Former Northampton Saints No.8 Wayne ‘Buck’ Shelford has been knighted in the Queen’s Birthday honours list.
The 63-year-old played 66 games for the Men in Black, Green and Gold between 1991 and 1993, and was renowned throughout the rugby world for his toughness and physicality on the field.
Shelford was made a Knight Companion of the New Zealand Order of Merit for services to rugby and the community – which have been significant.
He captained the All Blacks 31 times between 1987 and 1990, also winning the Rugby World Cup during his New Zealand career, and undefeated in his 14 Tests as captain of his country. Shelford also was credited with bringing the mana back to the haka, revitalising the traditional pre-match challenge as a vibrant, meaningful, and respectful exercise.
The back row retired from playing in 1995, but Shelford has done significant work since as a men’s health advocate, in youth suicide prevention, as a champion of the Maori language, and in organisations providing community housing for the disabled and respite care for first responders.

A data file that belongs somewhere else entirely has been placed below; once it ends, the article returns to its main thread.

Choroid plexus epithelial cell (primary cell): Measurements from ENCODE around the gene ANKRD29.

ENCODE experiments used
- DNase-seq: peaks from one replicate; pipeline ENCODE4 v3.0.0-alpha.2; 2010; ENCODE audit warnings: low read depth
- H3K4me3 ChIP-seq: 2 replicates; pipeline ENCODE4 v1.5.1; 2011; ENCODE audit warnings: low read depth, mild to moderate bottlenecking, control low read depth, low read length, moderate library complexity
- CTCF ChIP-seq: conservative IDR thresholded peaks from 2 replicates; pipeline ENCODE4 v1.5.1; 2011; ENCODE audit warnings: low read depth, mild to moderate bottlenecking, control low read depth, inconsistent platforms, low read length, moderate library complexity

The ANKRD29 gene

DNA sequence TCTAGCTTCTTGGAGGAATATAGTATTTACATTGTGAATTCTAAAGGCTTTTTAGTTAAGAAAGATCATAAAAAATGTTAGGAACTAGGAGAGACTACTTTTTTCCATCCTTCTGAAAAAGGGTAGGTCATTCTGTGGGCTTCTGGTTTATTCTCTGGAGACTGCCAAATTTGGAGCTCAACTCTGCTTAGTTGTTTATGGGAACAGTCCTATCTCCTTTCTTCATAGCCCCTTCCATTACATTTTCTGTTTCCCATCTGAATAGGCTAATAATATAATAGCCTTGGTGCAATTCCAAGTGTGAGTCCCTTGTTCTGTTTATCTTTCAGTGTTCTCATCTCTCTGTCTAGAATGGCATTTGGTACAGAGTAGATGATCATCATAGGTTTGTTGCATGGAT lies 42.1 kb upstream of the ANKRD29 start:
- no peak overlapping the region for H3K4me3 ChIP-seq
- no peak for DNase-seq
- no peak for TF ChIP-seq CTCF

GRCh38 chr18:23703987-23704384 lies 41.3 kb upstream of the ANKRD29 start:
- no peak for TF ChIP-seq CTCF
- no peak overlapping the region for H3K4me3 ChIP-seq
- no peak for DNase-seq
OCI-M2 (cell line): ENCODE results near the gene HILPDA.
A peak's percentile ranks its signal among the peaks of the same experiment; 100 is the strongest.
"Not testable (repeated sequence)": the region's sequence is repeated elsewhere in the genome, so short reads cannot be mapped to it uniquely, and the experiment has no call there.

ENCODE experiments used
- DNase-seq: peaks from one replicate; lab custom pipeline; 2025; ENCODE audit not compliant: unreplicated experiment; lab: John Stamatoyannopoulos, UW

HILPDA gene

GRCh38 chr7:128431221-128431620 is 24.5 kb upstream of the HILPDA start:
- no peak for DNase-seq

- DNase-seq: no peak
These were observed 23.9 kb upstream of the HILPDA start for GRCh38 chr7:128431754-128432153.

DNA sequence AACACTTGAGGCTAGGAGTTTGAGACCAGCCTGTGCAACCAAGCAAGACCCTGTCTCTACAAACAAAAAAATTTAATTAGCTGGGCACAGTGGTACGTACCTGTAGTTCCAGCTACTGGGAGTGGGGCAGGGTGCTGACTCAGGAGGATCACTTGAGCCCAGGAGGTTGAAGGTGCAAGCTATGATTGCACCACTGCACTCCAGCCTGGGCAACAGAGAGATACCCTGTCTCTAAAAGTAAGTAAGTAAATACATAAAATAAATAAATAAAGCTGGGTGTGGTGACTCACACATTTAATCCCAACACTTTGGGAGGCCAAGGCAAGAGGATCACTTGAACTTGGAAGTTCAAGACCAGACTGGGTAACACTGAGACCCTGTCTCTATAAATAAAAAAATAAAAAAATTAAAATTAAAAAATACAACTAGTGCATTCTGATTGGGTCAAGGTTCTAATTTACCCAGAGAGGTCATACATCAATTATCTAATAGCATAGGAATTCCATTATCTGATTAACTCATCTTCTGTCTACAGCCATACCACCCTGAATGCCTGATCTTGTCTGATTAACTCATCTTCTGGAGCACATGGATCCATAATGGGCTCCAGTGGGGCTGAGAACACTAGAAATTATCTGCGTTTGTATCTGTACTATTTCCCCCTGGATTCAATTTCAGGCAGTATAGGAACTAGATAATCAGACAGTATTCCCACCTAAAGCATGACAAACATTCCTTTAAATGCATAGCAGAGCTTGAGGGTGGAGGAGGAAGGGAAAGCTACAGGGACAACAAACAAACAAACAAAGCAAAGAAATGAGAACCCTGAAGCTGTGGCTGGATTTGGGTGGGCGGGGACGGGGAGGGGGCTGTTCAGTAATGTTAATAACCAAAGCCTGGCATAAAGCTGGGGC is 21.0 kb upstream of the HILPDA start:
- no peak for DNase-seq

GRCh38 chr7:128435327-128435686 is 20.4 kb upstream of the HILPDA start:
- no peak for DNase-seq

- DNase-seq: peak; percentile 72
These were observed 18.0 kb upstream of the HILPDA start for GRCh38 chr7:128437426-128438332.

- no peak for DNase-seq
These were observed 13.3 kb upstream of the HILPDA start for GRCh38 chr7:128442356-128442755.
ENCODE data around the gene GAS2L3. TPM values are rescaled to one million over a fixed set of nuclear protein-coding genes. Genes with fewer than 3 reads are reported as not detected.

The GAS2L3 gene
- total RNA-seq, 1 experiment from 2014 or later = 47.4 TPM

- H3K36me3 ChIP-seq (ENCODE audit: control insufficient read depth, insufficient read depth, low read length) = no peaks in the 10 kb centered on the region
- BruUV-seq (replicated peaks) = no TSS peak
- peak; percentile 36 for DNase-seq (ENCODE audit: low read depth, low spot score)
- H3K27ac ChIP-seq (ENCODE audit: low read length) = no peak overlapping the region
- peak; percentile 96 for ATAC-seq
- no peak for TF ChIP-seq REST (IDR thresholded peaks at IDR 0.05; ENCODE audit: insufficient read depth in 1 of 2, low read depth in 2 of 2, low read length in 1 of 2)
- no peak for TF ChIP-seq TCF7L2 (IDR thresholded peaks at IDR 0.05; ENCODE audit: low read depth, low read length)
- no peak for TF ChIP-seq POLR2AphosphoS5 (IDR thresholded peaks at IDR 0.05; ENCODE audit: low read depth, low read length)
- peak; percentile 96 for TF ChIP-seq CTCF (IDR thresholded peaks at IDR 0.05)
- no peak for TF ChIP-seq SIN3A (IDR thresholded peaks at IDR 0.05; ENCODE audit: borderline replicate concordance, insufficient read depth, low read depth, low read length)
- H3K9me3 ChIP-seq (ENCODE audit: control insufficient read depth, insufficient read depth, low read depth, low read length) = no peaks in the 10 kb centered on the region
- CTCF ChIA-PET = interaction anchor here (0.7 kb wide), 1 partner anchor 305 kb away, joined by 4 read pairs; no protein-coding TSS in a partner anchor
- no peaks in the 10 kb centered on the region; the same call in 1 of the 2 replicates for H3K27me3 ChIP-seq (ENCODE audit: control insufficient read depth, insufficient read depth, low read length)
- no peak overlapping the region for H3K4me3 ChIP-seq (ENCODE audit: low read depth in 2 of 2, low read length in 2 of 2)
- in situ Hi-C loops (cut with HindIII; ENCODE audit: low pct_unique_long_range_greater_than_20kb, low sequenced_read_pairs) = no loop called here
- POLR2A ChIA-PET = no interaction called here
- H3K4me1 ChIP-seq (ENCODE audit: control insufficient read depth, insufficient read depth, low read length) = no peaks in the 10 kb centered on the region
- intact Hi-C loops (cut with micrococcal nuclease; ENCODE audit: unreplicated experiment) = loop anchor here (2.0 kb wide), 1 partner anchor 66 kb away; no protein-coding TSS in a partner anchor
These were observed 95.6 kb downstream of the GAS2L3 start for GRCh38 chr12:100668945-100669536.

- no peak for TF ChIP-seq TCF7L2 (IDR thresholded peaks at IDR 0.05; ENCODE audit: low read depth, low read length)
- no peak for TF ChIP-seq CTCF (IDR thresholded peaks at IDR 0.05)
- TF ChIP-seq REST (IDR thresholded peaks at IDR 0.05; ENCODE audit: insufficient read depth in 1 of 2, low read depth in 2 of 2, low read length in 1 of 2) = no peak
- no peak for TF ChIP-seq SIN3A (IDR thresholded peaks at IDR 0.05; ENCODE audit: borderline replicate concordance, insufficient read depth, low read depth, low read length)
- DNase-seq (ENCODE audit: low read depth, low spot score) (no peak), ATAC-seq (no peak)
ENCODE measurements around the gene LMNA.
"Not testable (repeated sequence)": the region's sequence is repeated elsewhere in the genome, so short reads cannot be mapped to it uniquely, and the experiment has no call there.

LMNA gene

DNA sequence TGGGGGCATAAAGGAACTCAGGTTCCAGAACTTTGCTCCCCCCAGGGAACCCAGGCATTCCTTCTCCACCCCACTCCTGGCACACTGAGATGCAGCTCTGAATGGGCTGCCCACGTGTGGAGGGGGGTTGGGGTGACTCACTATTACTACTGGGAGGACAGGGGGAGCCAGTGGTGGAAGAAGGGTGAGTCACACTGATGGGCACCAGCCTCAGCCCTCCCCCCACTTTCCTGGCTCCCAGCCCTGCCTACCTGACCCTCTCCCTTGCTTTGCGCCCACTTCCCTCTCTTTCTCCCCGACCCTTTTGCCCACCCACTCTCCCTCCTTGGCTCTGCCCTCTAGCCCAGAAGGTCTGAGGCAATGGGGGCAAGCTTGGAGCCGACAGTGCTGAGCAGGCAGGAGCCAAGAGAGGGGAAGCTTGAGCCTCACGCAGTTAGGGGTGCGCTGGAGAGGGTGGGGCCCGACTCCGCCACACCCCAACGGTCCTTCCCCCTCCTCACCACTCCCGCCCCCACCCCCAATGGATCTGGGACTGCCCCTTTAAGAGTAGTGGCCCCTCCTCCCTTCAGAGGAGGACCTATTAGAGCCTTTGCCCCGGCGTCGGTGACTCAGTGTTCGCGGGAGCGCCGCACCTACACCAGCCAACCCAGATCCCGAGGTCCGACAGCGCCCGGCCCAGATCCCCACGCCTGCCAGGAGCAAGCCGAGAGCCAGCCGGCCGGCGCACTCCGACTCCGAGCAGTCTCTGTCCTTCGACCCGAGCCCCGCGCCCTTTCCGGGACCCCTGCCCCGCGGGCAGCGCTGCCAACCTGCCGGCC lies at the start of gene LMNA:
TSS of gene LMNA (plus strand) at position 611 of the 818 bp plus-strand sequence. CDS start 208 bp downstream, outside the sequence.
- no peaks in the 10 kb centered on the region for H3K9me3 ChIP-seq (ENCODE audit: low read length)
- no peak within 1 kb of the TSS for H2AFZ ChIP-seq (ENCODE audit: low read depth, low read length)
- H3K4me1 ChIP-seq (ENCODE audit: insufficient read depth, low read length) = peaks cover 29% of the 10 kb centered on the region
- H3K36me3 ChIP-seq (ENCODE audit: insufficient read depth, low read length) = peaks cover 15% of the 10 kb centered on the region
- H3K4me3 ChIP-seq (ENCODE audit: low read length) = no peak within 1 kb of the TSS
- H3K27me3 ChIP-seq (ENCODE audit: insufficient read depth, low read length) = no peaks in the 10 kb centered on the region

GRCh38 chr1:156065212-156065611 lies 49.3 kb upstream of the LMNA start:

Of his knighthood, Shelford told the NZ Herald: “It’s a great accolade, a great honour. It’s one of those things you never think will happen – I’d never thought about it before.
“I’ll wear it with pride for the family and all the organizations I work with. They’ll carry that with them because they’re my biggest supporters.”
Buck continues to live north of Auckland on the Whangaparaoa Peninsula with his wife, Jo. They have two adult children.